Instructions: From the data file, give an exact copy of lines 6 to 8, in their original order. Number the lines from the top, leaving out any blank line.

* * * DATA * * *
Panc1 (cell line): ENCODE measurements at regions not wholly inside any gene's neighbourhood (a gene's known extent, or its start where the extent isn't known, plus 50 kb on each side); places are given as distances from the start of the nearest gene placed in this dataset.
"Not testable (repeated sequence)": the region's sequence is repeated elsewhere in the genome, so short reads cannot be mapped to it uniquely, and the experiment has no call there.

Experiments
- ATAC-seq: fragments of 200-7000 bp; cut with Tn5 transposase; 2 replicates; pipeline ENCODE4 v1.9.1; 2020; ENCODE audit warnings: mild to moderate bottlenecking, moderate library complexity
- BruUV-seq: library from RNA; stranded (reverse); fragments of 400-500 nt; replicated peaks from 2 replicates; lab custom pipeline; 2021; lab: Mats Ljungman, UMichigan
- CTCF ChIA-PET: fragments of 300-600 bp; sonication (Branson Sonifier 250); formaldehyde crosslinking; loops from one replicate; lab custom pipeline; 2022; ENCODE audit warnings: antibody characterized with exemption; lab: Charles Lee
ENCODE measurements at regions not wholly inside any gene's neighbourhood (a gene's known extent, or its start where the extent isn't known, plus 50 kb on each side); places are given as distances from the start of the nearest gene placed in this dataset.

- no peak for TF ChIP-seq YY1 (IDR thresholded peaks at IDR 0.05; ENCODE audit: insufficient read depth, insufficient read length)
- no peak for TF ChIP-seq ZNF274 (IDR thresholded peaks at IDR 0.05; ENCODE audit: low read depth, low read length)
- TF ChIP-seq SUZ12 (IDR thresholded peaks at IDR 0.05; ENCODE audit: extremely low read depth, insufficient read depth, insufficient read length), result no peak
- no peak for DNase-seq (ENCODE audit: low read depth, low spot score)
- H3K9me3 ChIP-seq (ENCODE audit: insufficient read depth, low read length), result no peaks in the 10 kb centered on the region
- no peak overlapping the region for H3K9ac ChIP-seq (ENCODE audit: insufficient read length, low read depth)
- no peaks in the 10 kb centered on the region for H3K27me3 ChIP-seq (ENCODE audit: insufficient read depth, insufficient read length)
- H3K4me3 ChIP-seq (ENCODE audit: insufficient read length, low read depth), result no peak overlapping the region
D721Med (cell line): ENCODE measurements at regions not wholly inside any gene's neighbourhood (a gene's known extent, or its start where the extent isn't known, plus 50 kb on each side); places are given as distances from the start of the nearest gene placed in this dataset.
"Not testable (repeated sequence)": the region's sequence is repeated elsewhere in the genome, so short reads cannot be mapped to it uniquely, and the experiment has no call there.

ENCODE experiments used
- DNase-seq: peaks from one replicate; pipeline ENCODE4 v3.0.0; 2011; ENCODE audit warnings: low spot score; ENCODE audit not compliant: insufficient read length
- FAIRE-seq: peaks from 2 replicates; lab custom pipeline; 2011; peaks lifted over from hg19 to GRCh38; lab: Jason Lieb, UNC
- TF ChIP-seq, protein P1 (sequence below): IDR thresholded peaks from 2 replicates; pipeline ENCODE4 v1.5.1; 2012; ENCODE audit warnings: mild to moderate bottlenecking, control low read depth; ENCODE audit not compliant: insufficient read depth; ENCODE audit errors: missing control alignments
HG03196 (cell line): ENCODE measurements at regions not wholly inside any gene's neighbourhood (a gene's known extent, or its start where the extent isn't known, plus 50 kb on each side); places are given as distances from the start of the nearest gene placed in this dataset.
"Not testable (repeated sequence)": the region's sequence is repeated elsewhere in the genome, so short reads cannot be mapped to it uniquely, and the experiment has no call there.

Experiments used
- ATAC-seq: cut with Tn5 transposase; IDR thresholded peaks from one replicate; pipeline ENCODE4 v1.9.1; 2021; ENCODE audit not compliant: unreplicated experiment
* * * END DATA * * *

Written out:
- CTCF ChIA-PET: fragments of 300-600 bp; sonication (Branson Sonifier 250); formaldehyde crosslinking; loops from one replicate; lab custom pipeline; 2022; ENCODE audit warnings: antibody characterized with exemption; lab: Charles Lee
ENCODE measurements at regions not wholly inside any gene's neighbourhood (a gene's known extent, or its start where the extent isn't known, plus 50 kb on each side); places are given as distances from the start of the nearest gene placed in this dataset.

- no peak for TF ChIP-seq YY1 (IDR thresholded peaks at IDR 0.05; ENCODE audit: insufficient read depth, insufficient read length)